[1] Cal. Fam. Code § 2040(a) (West).

[2] http://www.courts.ca.gov/documents/fl110.pdf

[3] In re the Marriage of John McTiernan and Donna Dubrow (2005) 133 Cal. App. 4th 1090.

[4] Dana Warstler, A History of the Automatics TROS in Family Code 2040(A), 11 J. Contemp. Legal Issues 191, 191 (2000).

[5] http://www.more.com/relationships/marriage-divorce/what-divorcing-women-need-know-about-automatic-temporary-restraining-?page=2

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Billionaire’s divorcing wife wants at least $1 million per month

Posted March 6, 2015 in Family Law by Lonich and Patton.

How difficult would it be to spend $1 million dollars per month? In divorce proceedings that initiated last July, the wife of hedge fund manager Ken Griffin says that is precisely the amount that she requires to maintain her standard of living.

What are some of these expenses? They include:

-          $2,000 a month for stationary

-          $6,800 a month for groceries

-          $7,200 a month for restaurant meals

-          $8,000 a month for gifts

-          $60,000 a month for an office and professional staff

-          $160,000 a month for hotels

-          $300,000 a month for a private jet

She makes this claim despite the presence of a prenuptial agreement that she signed in 2004. Ms. Dias-Griffin is seeking to have the prenuptial agreement nullified on the basis of duress and coercion. Mr. Griffin argues that she was fully aware of what she signed. The terms of the prenup included that she received $25 million upon signing the document, $1 million every year thereafter and Ms. Griffin had the advice of independent counsel – namely three prominent law firms – when signing.

In papers filed in Illinois state court, Mr. Griffin claims he already paid Ms. Dias-Griffin some $37 million in payments under the premarital agreement, in addition to giving her a 50% stake in the couple’s $11 million Chicago home. Ms. Dias-Griffin claims that this would only leave her with 1% of Mr. Griffin’s net worth and should be voided since she signed it under duress.

“Anne failed in her initial effort to obtain these things from Ken in the name of maintaining the ‘status quo,’” the filing reads, according to CNBC. “Now she claims that these same expenses are in fact ‘child support.’”

If you don’t know who he is, Ken Griffin is one of the world’s wealthiest men. As the founder and CEO of Citadel, a global investment firm, Forbes estimated his net worth at a value of $5.5 billion in 2014.  Mr. Griffin married Anne Dias-Griffin in July of 2004. Ms. Griffin is also a founder of the Chicago-based hedge fund firm Aragon Global Management. Together, they have three children each less than 10 years old.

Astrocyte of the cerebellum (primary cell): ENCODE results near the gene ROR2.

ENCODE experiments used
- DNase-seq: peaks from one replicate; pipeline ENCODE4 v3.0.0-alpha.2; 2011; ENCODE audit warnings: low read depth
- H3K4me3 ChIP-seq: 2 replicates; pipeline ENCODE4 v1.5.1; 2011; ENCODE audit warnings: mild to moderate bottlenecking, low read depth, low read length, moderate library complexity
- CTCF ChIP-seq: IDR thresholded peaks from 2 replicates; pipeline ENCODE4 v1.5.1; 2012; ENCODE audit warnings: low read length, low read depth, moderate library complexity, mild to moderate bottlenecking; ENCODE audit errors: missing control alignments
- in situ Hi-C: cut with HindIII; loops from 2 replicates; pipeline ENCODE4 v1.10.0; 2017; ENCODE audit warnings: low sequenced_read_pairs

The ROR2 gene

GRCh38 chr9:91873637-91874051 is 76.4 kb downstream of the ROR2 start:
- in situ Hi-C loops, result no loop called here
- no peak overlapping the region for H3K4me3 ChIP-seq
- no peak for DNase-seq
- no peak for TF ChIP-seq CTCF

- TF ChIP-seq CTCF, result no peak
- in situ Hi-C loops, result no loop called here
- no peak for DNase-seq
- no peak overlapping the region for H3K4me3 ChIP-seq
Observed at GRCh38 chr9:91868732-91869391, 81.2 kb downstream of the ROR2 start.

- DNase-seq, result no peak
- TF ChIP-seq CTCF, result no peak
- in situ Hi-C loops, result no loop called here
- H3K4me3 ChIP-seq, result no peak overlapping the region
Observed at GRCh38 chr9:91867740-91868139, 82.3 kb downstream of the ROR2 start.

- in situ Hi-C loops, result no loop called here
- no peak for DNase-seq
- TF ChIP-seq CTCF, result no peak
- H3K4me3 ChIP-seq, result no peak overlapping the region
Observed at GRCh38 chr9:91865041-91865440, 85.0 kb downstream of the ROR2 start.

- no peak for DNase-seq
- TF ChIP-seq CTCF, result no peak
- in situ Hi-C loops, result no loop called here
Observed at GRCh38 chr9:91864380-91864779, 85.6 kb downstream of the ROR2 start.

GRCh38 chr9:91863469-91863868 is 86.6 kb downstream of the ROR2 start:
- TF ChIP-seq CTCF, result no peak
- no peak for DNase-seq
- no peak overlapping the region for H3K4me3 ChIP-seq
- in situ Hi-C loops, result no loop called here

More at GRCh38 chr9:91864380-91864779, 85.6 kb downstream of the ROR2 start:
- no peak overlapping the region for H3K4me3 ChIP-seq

Typical Components of a Prenuptial Agreement

A prenuptial agreement can be a powerful tool in limiting property rights and alimony. A properly drafted prenup may be impossible to set aside. While the requirements for properly drafted prenuptial agreements vary from state to state, some of the general requirements in California for a valid prenuptial agreement under the California Premarital Agreement Act are:

-          They must be executed voluntarily;

-          Each party had independent legal counsel (or properly waived that right);

-          Had legal capacity to enter into the agreement;

-          There was no fraud, duress, or undue influence;

-          A seven day waiting period between being presented with the agreement and signing it;

-          Any other factor a court deems as relevant.

These are not all of the requirements, and each of the above mentioned requirements have elements that must be met in-and-of themselves. The Certified Family Law Specialists at Lonich & Patton have decades of experience handling complex family law matters.  If you are interested in learning more about prenuptial or post-nuptial agreements, please contact the Certified Family Law Specialists at Lonich & Patton for further information.

Please remember that each individual situation is unique and results discussed in this post are not a guarantee of future results.  While this post may include legal issues, it is not legal advice.  Use of this site does not create an attorney-client relationship.

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Question: What happens to your Facebook account when you die?